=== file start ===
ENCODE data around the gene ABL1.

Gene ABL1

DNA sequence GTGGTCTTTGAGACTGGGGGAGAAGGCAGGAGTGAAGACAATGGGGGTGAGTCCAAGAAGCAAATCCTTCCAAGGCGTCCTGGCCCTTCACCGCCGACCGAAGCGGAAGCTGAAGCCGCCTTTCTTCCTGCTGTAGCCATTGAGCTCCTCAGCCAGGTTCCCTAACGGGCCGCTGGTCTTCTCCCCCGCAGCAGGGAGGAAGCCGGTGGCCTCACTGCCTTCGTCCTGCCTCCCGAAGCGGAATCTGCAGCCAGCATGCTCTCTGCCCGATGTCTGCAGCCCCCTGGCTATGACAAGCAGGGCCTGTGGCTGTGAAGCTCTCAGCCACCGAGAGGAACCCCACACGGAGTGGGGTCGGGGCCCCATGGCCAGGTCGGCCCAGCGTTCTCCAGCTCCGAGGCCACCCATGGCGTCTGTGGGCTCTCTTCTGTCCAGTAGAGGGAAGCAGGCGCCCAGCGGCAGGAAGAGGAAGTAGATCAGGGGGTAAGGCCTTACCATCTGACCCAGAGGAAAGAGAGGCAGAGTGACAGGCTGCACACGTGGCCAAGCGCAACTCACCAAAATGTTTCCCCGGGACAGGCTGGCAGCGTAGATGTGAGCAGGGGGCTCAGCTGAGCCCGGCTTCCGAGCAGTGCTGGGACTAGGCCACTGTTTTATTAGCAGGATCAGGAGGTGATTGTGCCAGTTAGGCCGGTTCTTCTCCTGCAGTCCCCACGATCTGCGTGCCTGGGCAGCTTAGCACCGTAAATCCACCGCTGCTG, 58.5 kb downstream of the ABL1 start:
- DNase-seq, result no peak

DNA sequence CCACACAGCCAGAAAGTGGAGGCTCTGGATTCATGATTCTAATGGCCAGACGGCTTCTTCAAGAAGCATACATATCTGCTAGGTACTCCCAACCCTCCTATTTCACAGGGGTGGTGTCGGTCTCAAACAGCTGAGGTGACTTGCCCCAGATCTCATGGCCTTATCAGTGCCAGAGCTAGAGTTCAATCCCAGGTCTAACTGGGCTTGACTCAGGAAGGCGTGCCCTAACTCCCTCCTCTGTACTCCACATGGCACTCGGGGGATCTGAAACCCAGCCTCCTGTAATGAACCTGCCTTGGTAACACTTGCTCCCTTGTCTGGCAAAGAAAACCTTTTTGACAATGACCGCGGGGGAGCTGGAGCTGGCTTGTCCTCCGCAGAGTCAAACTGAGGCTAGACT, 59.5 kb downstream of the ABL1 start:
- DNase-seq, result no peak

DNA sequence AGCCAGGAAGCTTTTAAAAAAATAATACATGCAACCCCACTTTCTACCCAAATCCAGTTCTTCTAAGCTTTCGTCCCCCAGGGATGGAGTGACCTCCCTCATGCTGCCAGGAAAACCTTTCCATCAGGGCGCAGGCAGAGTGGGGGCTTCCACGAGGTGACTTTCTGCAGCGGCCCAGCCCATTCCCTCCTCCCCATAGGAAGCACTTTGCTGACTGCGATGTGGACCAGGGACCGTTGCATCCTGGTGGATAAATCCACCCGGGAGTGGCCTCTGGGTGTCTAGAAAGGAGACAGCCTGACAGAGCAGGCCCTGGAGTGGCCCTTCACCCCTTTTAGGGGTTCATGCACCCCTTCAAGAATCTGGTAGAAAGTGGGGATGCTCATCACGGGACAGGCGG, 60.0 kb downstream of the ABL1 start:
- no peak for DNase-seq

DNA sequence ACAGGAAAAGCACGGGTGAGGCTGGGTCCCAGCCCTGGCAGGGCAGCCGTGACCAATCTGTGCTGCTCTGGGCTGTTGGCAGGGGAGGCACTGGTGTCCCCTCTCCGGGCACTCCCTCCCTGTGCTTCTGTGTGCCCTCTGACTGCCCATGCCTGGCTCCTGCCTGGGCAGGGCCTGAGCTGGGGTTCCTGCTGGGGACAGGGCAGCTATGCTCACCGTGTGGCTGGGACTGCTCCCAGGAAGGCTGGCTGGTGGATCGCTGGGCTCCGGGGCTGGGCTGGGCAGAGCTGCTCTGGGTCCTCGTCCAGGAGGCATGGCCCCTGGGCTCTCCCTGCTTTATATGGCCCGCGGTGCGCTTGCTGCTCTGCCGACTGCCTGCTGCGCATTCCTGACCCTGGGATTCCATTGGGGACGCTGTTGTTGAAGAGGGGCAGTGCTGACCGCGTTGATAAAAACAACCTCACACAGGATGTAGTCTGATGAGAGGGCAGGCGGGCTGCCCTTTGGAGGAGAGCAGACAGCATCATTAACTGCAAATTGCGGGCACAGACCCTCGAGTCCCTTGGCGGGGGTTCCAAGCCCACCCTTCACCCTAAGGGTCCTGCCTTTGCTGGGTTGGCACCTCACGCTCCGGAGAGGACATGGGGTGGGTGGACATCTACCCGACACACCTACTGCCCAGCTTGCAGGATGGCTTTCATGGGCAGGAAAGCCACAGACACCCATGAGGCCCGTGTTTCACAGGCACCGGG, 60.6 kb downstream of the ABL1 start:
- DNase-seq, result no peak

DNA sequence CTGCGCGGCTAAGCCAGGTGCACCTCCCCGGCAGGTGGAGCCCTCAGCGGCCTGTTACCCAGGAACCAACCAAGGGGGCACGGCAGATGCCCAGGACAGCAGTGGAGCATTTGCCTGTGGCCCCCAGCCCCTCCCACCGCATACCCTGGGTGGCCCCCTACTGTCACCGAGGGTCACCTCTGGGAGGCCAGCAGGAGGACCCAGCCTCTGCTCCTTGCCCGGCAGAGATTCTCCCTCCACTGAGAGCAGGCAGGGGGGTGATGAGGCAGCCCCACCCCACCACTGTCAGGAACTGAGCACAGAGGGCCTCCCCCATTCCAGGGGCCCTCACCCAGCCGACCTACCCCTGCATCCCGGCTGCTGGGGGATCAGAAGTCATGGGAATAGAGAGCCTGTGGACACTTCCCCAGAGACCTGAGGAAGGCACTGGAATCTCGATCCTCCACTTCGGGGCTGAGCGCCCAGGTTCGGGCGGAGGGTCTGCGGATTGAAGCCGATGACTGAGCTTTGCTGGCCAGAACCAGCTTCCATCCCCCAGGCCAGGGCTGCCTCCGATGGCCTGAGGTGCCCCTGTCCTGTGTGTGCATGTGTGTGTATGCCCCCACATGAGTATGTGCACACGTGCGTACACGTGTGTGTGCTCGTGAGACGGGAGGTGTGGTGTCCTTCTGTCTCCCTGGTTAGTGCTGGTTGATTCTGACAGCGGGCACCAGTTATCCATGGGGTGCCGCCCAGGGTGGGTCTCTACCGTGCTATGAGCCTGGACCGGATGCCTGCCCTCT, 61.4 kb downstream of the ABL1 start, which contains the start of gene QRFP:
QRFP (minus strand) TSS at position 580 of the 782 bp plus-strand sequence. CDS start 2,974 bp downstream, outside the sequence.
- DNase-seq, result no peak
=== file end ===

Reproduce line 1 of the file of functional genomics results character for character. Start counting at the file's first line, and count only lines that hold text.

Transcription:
ENCODE data around the gene ABL1.